Q. Do employers have a responsibility to provide workers with decent working conditions?
A. Employers need above all to respect all agreements with workers. The Torah recognized that even though work agreements are in theory ordinary contracts between equal parties, in fact the employer tends to have the stronger position and is often in a position to cheat the worker with impunity. Scripture has a special word, 'oshek,' to describe this kind of behavior. The Torah has a number of explicit verses warning us not to exploit the worker in this way, for example: "Don't withhold (ta'ashok ) the wages of the poor and the needy, or the stranger in your land in your gates" (Deuteronomy 24:14). And in scores of places the prophets warned the wealthier classes against this kind of abuse, for example: "Don't cheat the stranger, the orphan, and the widow, and don't spill innocent blood in this place; and don't go after strange gods to your own harm" (Jeremiah 7:6).
Employers also need to respect workers' rights as established by legitimate laws or universal custom; the Talmud tells us that communities have the authority to regulate wages and prices in the public interest. (1)
However, we do not find any direct evidence in the Torah or in later Jewish law that any specific level of working conditions is mandated. If a particular level of wages or a particular workplace environment was agreed upon by both sides and is not restricted by law and regulation, we don't find any categorical basis to call the employer unethical or exploitative. There is no Torah-mandated minimum wage; on the contrary, any wage level agreed upon between employer and employee is legal even if it is considerably cheaper than the going rate.
However, there are a number of principles found in Jewish law which create varying degrees of moral obligation to treat workers "well", meaning at some minimal level even if they would consent to less. Here we will list a few:
In secular law, "equity" refers to cases where the letter of the law is suited to the majority of cases, but in a particular case rigid enforcement seems unfair and in fact contrary to the spirit of the law. In Jewish law, there is a parallel concept called lifnim mishurat hadin, meaning going beyond the letter of the law. Appropriately enough, this principle is learned from the verse "Do what is right and what is good." (Deuteronomy 6:18 and Nachmanides' commentary.) Even though the entire Torah is meant to give us explicit directives as to what is right and what is good, there is still a need for a general directive to act fairly and equitably for all those exceptional cases which fall between the cracks.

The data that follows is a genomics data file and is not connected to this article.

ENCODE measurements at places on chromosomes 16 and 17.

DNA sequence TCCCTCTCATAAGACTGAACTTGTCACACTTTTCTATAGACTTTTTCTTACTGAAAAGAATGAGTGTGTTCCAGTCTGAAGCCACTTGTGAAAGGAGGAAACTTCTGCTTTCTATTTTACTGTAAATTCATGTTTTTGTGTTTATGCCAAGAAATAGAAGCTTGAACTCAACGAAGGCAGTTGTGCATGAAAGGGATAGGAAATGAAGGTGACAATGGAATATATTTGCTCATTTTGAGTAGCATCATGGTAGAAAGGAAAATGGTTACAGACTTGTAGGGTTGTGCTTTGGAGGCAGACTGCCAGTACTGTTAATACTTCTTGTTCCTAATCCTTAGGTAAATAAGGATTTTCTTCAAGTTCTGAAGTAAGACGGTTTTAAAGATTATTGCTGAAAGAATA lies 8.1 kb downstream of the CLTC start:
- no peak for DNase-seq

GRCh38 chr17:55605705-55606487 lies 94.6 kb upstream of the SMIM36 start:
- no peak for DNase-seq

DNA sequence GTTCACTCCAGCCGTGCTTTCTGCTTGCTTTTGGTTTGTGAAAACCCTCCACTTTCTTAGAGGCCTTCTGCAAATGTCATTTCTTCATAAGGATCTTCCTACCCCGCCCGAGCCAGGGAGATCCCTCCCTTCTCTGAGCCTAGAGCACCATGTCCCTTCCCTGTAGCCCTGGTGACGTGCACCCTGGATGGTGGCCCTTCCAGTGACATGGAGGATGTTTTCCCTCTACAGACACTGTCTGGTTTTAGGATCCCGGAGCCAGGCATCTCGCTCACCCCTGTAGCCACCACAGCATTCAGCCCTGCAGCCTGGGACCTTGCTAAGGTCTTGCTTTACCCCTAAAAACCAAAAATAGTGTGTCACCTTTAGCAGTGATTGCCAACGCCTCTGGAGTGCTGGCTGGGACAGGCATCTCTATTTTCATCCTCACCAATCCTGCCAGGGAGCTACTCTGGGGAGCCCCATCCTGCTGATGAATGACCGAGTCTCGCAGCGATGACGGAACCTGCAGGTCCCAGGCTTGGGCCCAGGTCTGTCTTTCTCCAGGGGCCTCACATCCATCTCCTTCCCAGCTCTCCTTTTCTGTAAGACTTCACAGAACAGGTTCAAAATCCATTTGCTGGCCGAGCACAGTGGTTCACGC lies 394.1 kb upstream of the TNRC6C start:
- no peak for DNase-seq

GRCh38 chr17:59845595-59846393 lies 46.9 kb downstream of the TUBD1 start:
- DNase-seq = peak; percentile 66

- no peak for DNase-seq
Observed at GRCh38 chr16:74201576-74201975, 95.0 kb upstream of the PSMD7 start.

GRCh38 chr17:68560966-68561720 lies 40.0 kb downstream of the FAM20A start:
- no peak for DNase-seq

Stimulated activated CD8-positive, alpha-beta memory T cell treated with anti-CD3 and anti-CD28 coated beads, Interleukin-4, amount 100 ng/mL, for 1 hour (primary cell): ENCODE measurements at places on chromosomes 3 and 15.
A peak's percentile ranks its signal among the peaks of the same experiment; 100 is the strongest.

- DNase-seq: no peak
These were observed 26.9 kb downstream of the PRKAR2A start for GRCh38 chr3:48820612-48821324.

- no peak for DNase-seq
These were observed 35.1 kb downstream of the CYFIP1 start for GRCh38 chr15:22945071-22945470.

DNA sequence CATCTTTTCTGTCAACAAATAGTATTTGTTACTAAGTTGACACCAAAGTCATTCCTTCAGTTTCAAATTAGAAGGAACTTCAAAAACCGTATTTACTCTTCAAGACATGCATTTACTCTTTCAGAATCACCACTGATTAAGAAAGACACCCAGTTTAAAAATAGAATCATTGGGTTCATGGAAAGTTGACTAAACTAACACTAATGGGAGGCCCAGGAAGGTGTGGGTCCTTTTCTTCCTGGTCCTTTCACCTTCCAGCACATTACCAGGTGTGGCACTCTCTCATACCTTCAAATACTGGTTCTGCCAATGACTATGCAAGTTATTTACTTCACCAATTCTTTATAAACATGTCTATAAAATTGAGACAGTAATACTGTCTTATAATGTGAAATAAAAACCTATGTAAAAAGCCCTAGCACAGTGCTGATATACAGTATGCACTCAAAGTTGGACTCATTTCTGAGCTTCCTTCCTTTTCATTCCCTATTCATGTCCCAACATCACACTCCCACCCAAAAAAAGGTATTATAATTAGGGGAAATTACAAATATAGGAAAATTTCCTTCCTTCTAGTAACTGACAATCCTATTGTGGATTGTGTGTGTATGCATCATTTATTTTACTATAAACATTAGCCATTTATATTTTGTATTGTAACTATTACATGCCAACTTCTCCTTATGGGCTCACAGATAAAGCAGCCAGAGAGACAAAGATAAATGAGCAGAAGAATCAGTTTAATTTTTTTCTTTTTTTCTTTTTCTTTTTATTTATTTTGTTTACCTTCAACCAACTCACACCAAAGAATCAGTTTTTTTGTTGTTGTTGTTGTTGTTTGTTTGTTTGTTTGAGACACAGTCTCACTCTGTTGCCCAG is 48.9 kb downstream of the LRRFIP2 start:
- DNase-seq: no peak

For example, the Talmud tells the story of Rabba bar Bar Chanan who hired some porters to move casks of wine; due to an unfortunate accident the casks slipped and broke. According to the strict letter of the law, the porters are obligated to pay a large sum for damages. However, the judge Rav felt that this judgment was unfair given the circumstances. The main reason for obligating people in damages is to make sure they take proper care, and in this case it seemed that the workers had indeed done their best to make a safe move. Another problem was that the workers were very poor, and could not afford to pay for the wine, while Rabba bar Bar Chanan was a wealthy person who could easily absorb the loss. In the end, Rav instructed Rabba bar Bar Chanan to drop his lawsuit and furthermore to pay the porters their wages! (2)
In another case, a Rebbe Chiya, an experienced businessman, gave some free advice to a poor woman. The advice turned out to be mistaken and caused the woman a loss. Rav instructed Rebbe Chiya to make good the loss. Technically he was not liable, but given the reliance the lady placed on Rebbe Chiya and the great burden of the loss, Rav considered that an exception to the rule was called for. (3)
There would be many comparable cases in today's marketplace. A wealthy employer would be expected at the very least to keep from collecting fines and damages from employees for losses due to circumstances beyond their control. This would be a characteristic of an equitable workplace.
SOURCES: (1) Babylonian Talmud Bava Batra 8b (2) Babylonian Talmud Bava Metzia 83a. (3) Babylonian Talmud Bava Kamma 99b.
The Jewish Ethicist presents some general principles of Jewish law. For specific questions and direct application, please consult a qualified Rabbi.